French here is the language of Tommy Barban, the "real" dueler--the language of heroism, according to Nicole, who hears him pronounce on heroic deeds in French ("nous ne pouvons pas faire de petits exercices d'heroisme--il faut faire les grands compositions") and comments that "in French you can be heroic and gallant with dignity" (Tender 290). Leaving aside the complex ironies here, it might be suggested that not to have gone right through with the Rosenthal method, so to speak, became for Fitzgerald a sign of failure and decline. "All in all, everything has never gone better," says Nicole of her life at Gausse's hotel on the Riviera, "I am among friends who like me. I am here on this tranquil beach with my husband and two children. Everything is all right--if I can finish translating this damn recipe for chicken a la Maryland into French" (Tender 179). It seems that to be "all right" in Nicole's domestic sphere is to move easily from one language to another; to be "not all right," as earlier, is to be incapable of this transference: "I was to do the French translation but I'm tired these days--I am afraid of falling, I'm so heavy and clumsy" (176).
Of course she is afraid of falling because she is pregnant, a condition suggesting the very opposite of decline and degradation. Yet the paradigmatic Fitzgerald narrative is an obsessive modernist working out of that naturalist preoccupation--originally French--with decline and degeneracy, or more literally with falling and downward motion, as announced on the first page of Thomas Mann's Buddenbrooks, where Tony remembers her catechism: "When you were once fairly started, she thought, it was very like going down 'Mount Jerusalem' with your brothers on the little sled: you had no time to think, and you couldn't stop even if you wanted to" (19). The motif was mediated for Fitzgerald through Eliot's The Waste Land:
And when we were children, staying at the archduke's, My cousin's, he took me out on a sled, And I was frightened. He said, Marie, Marie, hold on tight. And down we went. (37)
This modulates to Dick the Diver (a descendant perhaps of Dexter in "Winter Dreams" "who gave an exhibition of fancy diving from the springboard of the club raft" [Collected Stories 365]), whose fall necessarily takes place in a liquid element. And one marker of Dick's slow descent through an alcoholic wasteland toward death is the dissolution of glamorous items of French lexis into fragmentary heaps of heterogeneous signifiers--as in Paris, where, on the way to the Par Excellence Studio in Passy,
on either side he read :"Papeterie," "Patisserie" "Solde" "Reclame"--and Constance Talmadge in "Dejeuner de Soleil" and farther away there were more sombre announcements: "Vetements Ecclesiastiques," "Declarations de Deces" and "Pompes Funebres," (Tender 103)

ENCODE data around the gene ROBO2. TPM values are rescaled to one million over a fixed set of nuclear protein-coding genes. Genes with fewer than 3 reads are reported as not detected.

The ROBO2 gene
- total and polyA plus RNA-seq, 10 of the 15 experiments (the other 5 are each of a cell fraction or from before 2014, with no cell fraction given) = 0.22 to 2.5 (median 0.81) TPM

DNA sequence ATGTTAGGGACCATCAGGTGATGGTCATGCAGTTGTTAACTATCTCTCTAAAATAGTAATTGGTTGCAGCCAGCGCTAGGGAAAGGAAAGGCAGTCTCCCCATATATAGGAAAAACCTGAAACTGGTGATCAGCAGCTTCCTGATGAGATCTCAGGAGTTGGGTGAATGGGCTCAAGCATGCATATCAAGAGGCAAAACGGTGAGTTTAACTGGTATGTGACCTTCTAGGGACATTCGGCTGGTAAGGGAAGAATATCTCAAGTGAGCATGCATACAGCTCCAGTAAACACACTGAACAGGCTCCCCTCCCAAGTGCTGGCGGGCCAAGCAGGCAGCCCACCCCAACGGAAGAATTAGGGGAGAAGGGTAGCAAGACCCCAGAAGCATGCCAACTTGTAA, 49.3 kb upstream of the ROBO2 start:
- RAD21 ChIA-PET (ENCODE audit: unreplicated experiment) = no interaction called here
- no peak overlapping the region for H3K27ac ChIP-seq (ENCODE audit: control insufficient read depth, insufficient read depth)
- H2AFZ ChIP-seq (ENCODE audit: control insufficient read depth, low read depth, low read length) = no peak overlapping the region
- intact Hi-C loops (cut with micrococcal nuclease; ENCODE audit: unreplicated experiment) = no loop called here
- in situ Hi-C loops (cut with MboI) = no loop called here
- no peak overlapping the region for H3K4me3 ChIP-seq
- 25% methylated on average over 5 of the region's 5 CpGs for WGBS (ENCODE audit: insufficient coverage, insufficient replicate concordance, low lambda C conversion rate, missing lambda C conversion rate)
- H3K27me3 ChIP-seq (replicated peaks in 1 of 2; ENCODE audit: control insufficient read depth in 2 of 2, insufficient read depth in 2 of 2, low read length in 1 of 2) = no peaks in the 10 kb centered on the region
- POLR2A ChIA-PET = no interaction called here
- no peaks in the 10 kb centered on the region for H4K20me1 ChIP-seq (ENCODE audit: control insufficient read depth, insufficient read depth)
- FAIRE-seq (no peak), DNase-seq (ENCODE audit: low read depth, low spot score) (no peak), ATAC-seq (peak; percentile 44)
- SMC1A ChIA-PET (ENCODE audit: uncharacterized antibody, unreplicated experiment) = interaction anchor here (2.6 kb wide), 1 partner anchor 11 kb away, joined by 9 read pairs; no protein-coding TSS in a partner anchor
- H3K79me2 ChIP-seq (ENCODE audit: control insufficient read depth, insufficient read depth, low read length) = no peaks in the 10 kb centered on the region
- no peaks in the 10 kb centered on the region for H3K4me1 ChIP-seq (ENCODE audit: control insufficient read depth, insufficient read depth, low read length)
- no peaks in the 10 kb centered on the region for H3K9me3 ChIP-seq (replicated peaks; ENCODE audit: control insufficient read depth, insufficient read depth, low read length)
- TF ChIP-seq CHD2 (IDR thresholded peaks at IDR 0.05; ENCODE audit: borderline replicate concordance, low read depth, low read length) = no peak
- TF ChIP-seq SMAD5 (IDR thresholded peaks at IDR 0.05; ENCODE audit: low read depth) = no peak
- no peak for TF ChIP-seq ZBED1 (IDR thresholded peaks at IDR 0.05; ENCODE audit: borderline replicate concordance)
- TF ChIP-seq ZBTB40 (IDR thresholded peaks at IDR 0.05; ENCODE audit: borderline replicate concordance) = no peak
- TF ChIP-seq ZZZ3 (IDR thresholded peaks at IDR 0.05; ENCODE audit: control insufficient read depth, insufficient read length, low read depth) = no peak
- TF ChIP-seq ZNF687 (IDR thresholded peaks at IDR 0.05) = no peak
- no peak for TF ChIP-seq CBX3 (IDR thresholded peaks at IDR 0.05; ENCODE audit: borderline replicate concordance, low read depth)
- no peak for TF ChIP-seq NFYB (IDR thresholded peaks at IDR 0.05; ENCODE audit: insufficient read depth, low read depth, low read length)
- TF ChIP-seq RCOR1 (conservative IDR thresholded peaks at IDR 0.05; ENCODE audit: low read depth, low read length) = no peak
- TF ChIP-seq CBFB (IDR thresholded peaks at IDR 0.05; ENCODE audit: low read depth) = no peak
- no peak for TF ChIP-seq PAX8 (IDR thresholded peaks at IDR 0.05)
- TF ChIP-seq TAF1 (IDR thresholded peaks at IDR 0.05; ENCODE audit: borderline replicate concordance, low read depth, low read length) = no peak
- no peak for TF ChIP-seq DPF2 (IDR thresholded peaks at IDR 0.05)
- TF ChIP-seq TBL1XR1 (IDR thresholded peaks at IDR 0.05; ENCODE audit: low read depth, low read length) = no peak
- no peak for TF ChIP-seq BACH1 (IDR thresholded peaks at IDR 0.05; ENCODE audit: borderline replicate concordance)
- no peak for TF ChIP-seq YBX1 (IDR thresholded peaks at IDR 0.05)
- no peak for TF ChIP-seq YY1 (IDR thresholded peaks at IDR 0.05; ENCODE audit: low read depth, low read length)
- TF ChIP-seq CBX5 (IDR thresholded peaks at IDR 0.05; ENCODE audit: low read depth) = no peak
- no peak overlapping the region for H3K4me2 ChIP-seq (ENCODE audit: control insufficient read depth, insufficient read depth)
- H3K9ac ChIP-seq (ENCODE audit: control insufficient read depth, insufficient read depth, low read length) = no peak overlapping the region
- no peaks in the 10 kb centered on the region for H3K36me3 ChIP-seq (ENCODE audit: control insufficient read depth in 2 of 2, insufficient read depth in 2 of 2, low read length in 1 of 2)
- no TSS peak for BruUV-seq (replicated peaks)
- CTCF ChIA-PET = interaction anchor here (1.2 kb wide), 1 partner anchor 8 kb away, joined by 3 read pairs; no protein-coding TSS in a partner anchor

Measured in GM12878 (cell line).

That experience of dissolution, I suggest, is mapped out in Fitzgerald's handling of the French in this novel. In it we find expressed the fullest range of associations that the language held for him.
Bruccoli, Matthew J., ed. F. Scott Fitzgerald: A Life in Letters. Harmondsworth: Penguin, 1998.
Bruccoli, Matthew J., and Margaret M. Duggan, eds. The Correspondence of F. Scott Fitzgerald. New York: Random, 1980.
Eliot, T. S. The Complete Poems and Plays 1909-50. New York: Harcourt, 1962.
Fitzgerald, F. Scott, The Beautiful and Damned. Ed. Alan Margolies. Oxford: Oxford UP, 1998.
--. The Collected Stories of F. Scott Fitzgerald. Harmondsworth: Penguin, 1986.
--. The Crack-up with Other Pieces and Stories. Harmondsworth: Penguin, 1965.
--. Flappers and Philosophers. Ed. James L. W. West III. New York: Cambridge UP, 2000.
--. Jazz Age Stories. Ed. Patrick O'Donnell. Harmondsworth: Penguin, 1998.
--. Tender Is the Night. Ed. Arnold Goldman. Harmondsworth: Penguin, 1998.
--. This Side of Paradise. New York: Scribner's, 1960.
Le Vot, Andre F. Scott Fitzgerald: A Biography. NewY ork: Doubleday, 1983. Mann, Thomas. Buddenbrooks. Trans. H.T. Lowe-Porter. London: Folio, 1989. Meyers, Jeffrey. F. Scott Fitzgerald: A Biography. London: Macmillan, 1994.
Michael Hollington has taught at the University of New South Wales and the Universite de Toulouse--Mirail. He has written books on Dickens and Gunter Grass, as well as numerous articles on literature from Shakespeare through the twentieth century.
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|Title Annotation:||F. Scott Fitzgerald|
|Publication:||Twentieth Century Literature|
|Article Type:||Critical Essay|
|Date:||Mar 22, 2003|